What My Father Left Behind


By Dianne Moritz

A Spanish language textbook, his signature penciled on the flyleaf.

A self-indulgent sonnet scrawled on a slip of scrap paper.

That one photograph.

A lifelong sense of loss and longing in his two young daughters.

Dianne Moritz enjoys capturing brief moments in time, celebrating trials, tribulations, and beauty of life. She dreams of publishing a book of all her drabble.




By G. Allen Wilbanks

“Why are you afraid of the dark? Darkness is the natural state of everything. It’s the light that’s unnatural. When God said, ‘Let there be light,’ he was imposing an artificial reality on a universe that had previously only know known total darkness and emptiness, and every force in nature is currently trying to drive us back to that original point of neutrality. Everything around us is temporary, and at some point in the future we will all return to that initial state of nothingness. It’s inevitable.”

“Maybe,” his wife admitted. “But, I still want you to replace the lightbulb.”

G. Allen Wilbanks is a member of the Horror Writers Association (HWA) and has published over 60 short stories in Deep Magic, Daily Science Fiction, The Talisman, and other venues. He has published two story collections, and the novel, When Darkness Comes.

Puzzling It Out


By diannemoritz

You go along, putting life’s pieces together, one by one. Like a jigsaw puzzle, sometimes they fit snuggly: bird on a nest, sweet peas on a trellis. Then, just when you think you’re ready for the next piece, you lose it under the tablecloth or discover it’s all wrong … glaring sun, or cloud cover. Rounded corners instead of square. You need firm ground, find empty sky. Or vice versa. Always you desire roses without thorns. Love, not war. The biggest problem comes when you’re almost finished. There’s no escaping that last bit … it’s there, right there, waiting for final placement.

Dianne Moritz enjoys capturing brief moments in time, celebrating trials, tribulations, and beauty of life. She dreams of publishing a book of all her drabble.

That Moment, in a Bubble


By Maia Cornish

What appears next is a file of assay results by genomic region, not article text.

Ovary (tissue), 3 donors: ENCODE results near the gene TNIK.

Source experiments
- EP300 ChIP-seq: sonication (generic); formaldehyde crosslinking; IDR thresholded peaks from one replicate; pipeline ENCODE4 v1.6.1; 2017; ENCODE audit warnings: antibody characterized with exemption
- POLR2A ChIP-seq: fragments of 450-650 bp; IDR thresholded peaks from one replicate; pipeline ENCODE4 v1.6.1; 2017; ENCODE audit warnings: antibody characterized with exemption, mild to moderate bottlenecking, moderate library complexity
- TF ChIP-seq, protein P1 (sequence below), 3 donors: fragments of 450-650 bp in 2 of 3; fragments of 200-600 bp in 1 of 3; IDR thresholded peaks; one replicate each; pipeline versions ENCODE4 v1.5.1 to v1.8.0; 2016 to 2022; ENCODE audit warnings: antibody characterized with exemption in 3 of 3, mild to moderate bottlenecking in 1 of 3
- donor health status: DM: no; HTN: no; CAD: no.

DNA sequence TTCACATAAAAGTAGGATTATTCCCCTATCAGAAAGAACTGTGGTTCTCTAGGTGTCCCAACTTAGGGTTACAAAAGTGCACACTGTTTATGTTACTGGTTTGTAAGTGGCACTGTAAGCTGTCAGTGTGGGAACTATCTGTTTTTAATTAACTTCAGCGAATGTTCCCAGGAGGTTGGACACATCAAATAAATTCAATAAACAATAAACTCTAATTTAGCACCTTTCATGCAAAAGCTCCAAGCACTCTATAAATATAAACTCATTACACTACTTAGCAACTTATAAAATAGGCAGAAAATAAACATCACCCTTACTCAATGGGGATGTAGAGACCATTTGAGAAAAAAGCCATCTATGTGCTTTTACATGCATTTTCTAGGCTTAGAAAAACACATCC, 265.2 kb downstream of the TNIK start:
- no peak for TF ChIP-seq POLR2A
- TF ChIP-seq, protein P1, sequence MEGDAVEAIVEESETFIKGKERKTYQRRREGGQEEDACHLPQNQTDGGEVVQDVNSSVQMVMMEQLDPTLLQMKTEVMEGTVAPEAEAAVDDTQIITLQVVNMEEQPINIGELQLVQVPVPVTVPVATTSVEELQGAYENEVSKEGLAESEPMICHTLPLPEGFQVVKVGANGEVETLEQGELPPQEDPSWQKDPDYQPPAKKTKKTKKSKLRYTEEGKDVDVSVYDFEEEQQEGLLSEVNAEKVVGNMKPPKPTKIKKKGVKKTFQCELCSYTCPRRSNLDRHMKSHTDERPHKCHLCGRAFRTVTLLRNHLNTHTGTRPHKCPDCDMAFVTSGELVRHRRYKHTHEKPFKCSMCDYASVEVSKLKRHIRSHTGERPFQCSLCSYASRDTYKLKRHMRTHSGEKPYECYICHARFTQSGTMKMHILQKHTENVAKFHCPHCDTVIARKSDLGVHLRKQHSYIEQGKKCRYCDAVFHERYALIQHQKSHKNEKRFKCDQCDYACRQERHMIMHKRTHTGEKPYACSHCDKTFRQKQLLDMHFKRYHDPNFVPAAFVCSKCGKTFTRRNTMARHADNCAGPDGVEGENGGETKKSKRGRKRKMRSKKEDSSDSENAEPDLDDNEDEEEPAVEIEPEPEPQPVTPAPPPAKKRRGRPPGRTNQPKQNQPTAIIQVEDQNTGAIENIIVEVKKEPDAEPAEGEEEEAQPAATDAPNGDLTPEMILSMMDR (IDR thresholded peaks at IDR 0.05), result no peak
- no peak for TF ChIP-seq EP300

They are selling sets of postcards: The Gate of Supreme Harmony; the Hall of Unity; the Palace of Earthly Tranquillity. In the Outer Court we pose for photos. I am self-conscious, standing in awe of history before tantalizing glimpses of emperors, concubines and eunuchs. A memory to be encapsulated in a bubble that will never pop.

I focus my camera on an ornate door embellished with Chinese lettering.

“And this one?” I ask, as I compose the photo. “What does this plaque say?”

My guide is inscrutable but polite.

“Ladies Toilet,” she translates. “Do you need to go?”

Maia Cornish is an emerging British writer, born in Cornwall. She has traveled extensively and has visited every continent (apart from Antarctica – yet). Her travels have inspired her writing, and her short stories, poems and flash fiction have appeared in print and online in UK and USA.



By Nick Lord Lancaster

She wishes some ancient myths and Bible stories were actually true. She would like to believe in a god. She thinks the world would be a better place if alchemy worked. She once used a ouija board at a party, and tells herself now that she never believed in it. She supposes some of the theories in The Da Vinci Code may actually be true. She knows her herbal sleeping aid tablets don’t work, but she has absolute faith in the placebo effect. She doesn’t believe in an afterlife, but thinks that Mum is still watching over her from somewhere.

Nick Lord Lancaster writes short things and lives in Essex with his wife and two daughters (one human, one canine).



By S.B. Borgersen

Partners were compulsory at primary school: for nature walks, for P.E., and to return to class after playtime.

Partners were picked, most popular first, until there was very little choice left. I, with my missing front teeth and my old black plimsolls, was always a straggler. So were you.

Fifty years later we are still partners. We had so many other things in common.

S.B. Borgersen writes because she just cannot help it, she also knits socks, and walks her smashing dogs on the south shore of Nova Scotia. Her favored genres are short and micro fiction, and poetry. She is a member of The Nova Scotia Writers’ Federation, Writers Abroad, a founding member of The Liverpool Literary Society, and she judged the Atlantic Writing Competition (Poetry) 2016 and Hysteria (Poetry) 2017.

A Thorn


By Carolyn Black

A thorn from a plaited instrument of passion
A barb from Ziziphus spina-christi
Secreted in a weather vane in 1801
Now fallen from a burning spire
Inside a shell tougher
Than any egg

Survived the raging fire that
Roasted the rooster
It’s black twisted body
Wrought but not destroyed
Drenched by hoses and fire
A miracle

Two days later ash and tang of charred timber
Hang in the air
The fund to rebuild Notre Dame
Reached a billion euros
The thorn shall come home to roost on high
Again, a spiritual lightning rod

“I write because it allows me to leak a little.” – the author